Simple date arithmetic with Swift

Rails got a few things right.

Jun 4, 2014 • by Axel Schlueter

Using date and time operations is a hard thing to do in most programming languages. On iOS and OS X it has always been especially laborious. Not only are there a number of different classes involved but the necessary methods also make it nearly impossible to write concise date and time calculations.

The not-so-good old way

Take for example this piece of code to calculate the date two days from now:

NSDateComponents *twoDays = [[NSDateComponents alloc] init]; = 2;

NSCalendar *cal = [NSCalendar currentCalendar];
NSDate *inTwoDays = [cal dateByAddingComponents:twoDays
                                         toDate:[NSDate date]

NSLog(@"two days from now: %@", nextDate);

And now let’s have a look at how a Ruby on Rails developer would have written those lines:

puts 2.days.from_now

Wouldn’t it be nice to be able to write such concise expressions in your iOS app, too?

Swift to the rescue

With the new programming language called Swift that was introduced at WWDC 2014 Apple gives developers a number of new idioms to use. Two of those idioms are class extensions and computed properties:

extension Int {
  var days: NSDateComponents {
    let comps = NSDateComponents() = self;
    return comps

This snippet extends the Int class with a new computed property called days. Now we can easily convert integers into instances of NSDateComponents:

println("3 days: \(3.days)")
// outputs "3 days: <NSDateComponents: 0x7fda2042c5b0> Day: 3"

Another new possibility introduced with Swift are operator functions. Operator functions allow us to override regular operators like + and - to work with custom classes. Let’s add an operator function that adds two instances of NSDateComponents:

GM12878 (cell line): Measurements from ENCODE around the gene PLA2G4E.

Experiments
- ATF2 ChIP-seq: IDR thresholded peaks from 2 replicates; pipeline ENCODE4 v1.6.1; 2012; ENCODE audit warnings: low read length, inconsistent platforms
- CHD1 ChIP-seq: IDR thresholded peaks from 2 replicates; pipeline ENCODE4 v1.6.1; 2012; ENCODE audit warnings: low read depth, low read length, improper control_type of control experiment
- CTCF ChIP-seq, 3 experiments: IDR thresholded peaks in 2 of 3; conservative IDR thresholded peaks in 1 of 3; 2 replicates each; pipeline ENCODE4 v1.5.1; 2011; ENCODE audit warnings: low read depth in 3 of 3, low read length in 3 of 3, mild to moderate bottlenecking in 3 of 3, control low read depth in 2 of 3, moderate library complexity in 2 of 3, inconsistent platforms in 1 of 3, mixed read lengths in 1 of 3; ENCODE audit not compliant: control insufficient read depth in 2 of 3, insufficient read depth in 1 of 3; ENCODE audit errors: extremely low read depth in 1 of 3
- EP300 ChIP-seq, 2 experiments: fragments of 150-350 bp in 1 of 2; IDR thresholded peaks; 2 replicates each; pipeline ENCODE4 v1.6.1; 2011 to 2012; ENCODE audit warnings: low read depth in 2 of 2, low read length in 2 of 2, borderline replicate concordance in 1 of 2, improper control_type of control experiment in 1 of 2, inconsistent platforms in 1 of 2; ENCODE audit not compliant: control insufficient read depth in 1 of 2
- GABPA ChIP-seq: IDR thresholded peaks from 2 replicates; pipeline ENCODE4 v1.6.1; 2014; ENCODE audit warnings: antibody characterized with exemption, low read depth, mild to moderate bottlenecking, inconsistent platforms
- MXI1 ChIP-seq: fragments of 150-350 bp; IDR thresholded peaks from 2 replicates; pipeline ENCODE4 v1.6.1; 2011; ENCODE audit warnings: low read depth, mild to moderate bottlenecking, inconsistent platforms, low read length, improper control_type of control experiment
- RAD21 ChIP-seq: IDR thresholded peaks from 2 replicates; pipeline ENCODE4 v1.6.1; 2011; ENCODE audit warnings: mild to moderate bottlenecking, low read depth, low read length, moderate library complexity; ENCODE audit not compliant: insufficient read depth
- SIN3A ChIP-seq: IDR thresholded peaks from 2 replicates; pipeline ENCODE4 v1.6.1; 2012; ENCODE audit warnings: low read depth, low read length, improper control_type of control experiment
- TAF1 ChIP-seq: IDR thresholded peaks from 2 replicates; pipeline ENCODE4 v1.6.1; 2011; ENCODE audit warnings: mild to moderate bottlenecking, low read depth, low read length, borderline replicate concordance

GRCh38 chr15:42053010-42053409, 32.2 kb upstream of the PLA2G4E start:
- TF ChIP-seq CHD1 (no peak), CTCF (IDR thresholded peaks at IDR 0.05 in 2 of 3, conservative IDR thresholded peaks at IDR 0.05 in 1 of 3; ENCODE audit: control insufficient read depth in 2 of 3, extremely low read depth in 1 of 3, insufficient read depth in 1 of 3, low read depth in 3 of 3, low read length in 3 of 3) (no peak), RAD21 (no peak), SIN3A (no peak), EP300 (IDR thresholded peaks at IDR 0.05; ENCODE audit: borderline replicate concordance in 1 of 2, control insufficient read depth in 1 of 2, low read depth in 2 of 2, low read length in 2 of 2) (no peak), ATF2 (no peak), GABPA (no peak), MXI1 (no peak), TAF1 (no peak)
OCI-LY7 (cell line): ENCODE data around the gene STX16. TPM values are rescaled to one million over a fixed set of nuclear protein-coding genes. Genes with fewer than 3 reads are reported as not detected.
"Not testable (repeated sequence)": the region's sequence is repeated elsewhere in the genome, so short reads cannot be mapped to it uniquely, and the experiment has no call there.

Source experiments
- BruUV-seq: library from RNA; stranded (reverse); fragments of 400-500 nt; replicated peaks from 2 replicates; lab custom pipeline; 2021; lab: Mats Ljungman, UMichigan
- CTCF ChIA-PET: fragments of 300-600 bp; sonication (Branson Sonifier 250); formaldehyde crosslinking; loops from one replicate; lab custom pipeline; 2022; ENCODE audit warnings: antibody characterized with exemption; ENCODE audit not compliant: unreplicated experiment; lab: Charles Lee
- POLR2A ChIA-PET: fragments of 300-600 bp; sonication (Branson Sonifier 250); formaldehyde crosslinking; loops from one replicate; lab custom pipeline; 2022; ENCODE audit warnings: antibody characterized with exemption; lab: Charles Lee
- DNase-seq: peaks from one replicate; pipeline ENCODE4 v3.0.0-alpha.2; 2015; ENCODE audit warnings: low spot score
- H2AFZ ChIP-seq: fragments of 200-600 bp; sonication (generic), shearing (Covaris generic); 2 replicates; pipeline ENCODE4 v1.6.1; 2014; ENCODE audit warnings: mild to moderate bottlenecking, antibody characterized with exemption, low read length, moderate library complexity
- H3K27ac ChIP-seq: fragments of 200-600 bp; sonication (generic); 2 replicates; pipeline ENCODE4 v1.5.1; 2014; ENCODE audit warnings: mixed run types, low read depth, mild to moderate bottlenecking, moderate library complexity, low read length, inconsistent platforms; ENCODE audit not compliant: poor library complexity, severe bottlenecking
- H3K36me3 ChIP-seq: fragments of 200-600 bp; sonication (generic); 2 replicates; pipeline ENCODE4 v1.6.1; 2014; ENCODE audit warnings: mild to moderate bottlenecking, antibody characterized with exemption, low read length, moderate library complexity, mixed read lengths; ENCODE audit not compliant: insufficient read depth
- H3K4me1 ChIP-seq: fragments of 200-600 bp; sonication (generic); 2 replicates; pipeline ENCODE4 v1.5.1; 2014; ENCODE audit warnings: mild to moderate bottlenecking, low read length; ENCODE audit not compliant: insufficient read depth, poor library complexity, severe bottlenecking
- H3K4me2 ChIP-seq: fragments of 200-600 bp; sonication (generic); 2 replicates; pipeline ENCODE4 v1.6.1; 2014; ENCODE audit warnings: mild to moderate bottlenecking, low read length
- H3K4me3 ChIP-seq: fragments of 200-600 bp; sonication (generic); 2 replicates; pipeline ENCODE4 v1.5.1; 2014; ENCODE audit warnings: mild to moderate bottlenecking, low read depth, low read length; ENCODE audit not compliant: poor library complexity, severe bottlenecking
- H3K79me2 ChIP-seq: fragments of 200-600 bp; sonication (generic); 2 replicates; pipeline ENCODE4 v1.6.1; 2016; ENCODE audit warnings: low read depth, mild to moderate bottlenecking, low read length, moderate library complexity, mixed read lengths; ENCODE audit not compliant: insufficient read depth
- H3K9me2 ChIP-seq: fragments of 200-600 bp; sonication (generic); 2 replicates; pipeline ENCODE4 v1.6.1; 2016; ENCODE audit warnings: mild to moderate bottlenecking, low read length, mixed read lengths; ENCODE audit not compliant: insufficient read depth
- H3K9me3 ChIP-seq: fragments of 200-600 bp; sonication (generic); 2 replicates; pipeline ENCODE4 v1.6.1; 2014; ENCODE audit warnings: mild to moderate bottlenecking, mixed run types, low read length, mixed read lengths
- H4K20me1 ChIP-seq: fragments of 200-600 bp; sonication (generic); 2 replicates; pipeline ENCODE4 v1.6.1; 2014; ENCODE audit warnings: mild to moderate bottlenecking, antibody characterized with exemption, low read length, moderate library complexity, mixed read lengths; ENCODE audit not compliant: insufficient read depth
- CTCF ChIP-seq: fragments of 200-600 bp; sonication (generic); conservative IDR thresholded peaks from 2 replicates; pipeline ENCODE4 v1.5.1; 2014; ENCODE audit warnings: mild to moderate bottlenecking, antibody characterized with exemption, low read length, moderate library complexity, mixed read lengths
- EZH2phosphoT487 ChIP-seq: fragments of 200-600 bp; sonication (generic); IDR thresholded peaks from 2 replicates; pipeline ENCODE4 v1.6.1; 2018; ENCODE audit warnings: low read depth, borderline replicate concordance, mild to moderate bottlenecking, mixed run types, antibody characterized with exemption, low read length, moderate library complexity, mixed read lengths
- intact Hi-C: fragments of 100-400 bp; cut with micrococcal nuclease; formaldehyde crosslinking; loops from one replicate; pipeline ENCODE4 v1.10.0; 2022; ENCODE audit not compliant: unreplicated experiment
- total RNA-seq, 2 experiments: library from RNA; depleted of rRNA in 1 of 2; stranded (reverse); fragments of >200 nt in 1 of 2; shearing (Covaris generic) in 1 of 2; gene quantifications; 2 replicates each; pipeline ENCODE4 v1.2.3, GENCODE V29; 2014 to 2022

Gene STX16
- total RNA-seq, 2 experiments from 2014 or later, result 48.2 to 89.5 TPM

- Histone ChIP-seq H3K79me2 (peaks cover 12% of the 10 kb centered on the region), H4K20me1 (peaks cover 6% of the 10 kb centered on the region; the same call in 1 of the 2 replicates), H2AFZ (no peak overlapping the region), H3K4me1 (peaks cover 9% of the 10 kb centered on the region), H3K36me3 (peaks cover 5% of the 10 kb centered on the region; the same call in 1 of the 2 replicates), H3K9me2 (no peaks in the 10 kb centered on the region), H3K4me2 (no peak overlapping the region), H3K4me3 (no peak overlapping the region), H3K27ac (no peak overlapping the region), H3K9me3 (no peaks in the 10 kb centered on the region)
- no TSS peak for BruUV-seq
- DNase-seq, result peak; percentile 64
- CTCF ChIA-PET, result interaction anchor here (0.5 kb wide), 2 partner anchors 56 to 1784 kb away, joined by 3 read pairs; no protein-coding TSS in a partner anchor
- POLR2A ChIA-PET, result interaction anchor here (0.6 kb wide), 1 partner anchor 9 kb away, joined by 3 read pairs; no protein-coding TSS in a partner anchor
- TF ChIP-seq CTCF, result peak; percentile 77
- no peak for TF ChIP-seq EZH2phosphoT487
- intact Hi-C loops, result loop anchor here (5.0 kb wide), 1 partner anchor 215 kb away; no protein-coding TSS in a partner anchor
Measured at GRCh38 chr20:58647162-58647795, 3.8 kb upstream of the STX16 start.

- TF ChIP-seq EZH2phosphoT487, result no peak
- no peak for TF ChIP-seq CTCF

@infix func +(left: NSDateComponents,
              right: NSDateComponents) -> NSDateComponents
  let comps = NSDateCompoents()
  comps.seconds = left.seconds + right.seconds
  // ...
  comps.years = left.years + right.years
  return comps;

Now we can combine various date intervals into a single result:

println("2 days, 5 hours: \(2.days + 5.hours)")
// outputs "2 days, 5 hours: <NSDateComponents: 0x743f8c4> Day: 2, Hour: 5"

Finally Swift gives us the power to not only enhance other Swift objects but also plain old Objective C classes. We can augment NSDateComponents with a function that lets us convert our time intervals back into a real date:

extension NSDateComponents {
  var fromNow: NSDate {
    let cal = NSCalendar.currentCalendar()
    return cal.dateByAddingComponents(self, toDate:, options: nil)

The result

If we combine those three techniques we can now write date arithmetics the same way as shown in the Rails example at the beginning of this post:

println("now:                   \(")
println("5 days, 3 month later: \((5.days + 3.months).fromNow)")
// outputs:
// now:                   2014-06-04 21:45:20 +0000
// 5 days, 3 month later: 2014-09-09 21:45:20 +0000

You can find the complete example XCode project at GitHub. Make sure you have the Xcode 6 beta version installed (in Mavericks 10.9.3 or the Yosemite 10.10 beta) to try it yourself.